Cover image credit: Eleanor Bentall

This July, RSPB England’s Becca Smith is looking ahead to the wonderful nature days out that can be had this summer. Find your wildlife fix at one of the RSPB’s 220 reserves across the country and have a Big Wild Summer thanks to a whole host of activities both at our nature reserves and at home too.

Image: blue tit parents looking frazzled. Credit: @Holly_2602 (Twitter)

No-one wants to end up looking as frazzled as these parents come the end of the summer holidays, which is why here at the RSPB we’re here to help! Whether you’re in charge of the little (or not so little!) ones this summer, or you’re after a nature recharge close to home, we’ve chosen our top ten ways to get a little closer to nature this July…

1: Blow off steam

Our 220 nature reserves across the country have hundreds of miles of trails to explore. Take a stroll along cliff top paths or a meander through willow tunnels and secluded trails; there’s something for everyone.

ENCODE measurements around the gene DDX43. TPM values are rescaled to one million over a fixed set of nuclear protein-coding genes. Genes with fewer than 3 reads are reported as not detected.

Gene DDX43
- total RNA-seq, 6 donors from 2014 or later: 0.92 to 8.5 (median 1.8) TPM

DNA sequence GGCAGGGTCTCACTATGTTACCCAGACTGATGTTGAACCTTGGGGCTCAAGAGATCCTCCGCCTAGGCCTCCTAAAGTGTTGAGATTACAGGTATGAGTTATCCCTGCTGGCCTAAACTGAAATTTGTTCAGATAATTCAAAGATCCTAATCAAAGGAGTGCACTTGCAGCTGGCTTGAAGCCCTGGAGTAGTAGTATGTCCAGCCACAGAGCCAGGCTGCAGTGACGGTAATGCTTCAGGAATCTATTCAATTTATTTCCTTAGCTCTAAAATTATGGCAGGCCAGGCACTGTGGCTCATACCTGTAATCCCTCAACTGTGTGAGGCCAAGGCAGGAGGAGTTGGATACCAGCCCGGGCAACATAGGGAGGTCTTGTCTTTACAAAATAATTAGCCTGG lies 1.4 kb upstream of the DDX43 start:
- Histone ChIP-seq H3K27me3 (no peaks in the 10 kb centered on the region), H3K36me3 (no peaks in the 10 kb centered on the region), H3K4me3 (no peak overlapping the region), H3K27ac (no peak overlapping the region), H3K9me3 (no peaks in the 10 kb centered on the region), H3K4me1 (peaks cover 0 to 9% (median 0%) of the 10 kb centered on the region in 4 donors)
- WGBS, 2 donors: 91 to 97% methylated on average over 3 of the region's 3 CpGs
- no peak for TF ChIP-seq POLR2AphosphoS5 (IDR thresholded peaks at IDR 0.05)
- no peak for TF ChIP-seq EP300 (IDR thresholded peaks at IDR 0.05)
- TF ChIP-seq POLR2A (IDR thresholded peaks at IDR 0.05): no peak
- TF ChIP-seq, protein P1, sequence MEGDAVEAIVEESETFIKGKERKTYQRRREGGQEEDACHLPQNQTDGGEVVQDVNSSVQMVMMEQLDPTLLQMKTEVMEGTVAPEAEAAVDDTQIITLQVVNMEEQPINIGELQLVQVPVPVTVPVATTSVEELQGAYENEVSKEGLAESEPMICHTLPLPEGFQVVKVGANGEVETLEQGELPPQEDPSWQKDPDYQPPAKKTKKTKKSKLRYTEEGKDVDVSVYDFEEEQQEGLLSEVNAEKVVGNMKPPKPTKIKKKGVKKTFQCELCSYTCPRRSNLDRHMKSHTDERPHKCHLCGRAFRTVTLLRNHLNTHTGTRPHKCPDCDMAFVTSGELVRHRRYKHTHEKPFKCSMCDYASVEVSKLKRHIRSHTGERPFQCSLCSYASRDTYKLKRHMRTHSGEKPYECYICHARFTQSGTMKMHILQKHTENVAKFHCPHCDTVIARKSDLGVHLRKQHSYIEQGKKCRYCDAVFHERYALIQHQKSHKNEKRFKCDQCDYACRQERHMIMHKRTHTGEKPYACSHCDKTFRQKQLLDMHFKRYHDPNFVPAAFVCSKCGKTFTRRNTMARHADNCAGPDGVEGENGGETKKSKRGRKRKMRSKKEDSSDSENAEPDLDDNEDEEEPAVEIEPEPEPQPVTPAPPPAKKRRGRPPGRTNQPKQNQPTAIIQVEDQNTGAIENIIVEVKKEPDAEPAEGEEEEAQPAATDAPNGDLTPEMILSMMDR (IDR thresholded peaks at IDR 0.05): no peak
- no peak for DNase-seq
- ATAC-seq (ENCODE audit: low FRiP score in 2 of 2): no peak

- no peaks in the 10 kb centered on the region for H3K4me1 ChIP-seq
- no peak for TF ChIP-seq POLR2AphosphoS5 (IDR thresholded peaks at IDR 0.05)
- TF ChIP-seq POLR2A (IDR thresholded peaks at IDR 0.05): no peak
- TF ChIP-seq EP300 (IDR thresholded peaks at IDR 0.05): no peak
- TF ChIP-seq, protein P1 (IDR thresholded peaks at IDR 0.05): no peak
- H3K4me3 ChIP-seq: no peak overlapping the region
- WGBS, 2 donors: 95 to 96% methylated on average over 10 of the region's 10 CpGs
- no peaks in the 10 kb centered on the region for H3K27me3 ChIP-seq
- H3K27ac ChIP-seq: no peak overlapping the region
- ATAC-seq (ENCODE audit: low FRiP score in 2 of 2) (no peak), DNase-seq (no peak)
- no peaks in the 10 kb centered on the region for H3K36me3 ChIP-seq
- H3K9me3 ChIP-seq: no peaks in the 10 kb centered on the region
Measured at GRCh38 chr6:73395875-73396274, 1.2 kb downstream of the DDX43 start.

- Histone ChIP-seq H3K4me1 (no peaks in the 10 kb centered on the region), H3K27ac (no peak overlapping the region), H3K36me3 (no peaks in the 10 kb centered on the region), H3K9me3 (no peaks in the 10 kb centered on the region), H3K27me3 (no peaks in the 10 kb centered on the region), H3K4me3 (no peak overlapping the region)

While you’re there, why not pick up a special trail kit (just £3.50) at reserves such as Sherwood Forest, Nottingham and RSPB Pulborough Brooks, Sussex, or RSPB The Lodge, Bedfordshire and RSPB Fairhaven Lake, Lancashire, finding clues along the way to learn more about the wildlife that calls our reserves home.

Image: Children explore the canopy walkway at RSPB Coombes Valley, Staffordshire. Credit: Mel Brown

2: Explore on the go

While enjoying our network of trails, discover a variety of wild play areas and activities, suitable for all ages. If it’s den building at RSPB Middleton Lakes, Warwickshire that takes your fancy, climbing the tower at RSPB Old Moor, South Yorkshire, or you’re feeling brave enough to tackle the rope swings at RSPB Arne, Dorset there’s lots on offer for any outdoor enthusiast at an RSPB wild play area near you.

3: At the water’s edge

Discover the fascinating world of life under the ponds surface at a whole host of reserves including RSPB Leighton Moss, Lancashire and RSPB Frampton Marsh, Lincolnshire where pond dipping kits can be hired for just £3. Keep your eyes peeled for pond skaters and water boatmen flitting across the top of ponds and watch out for frogs and toads hiding at the water’s edge.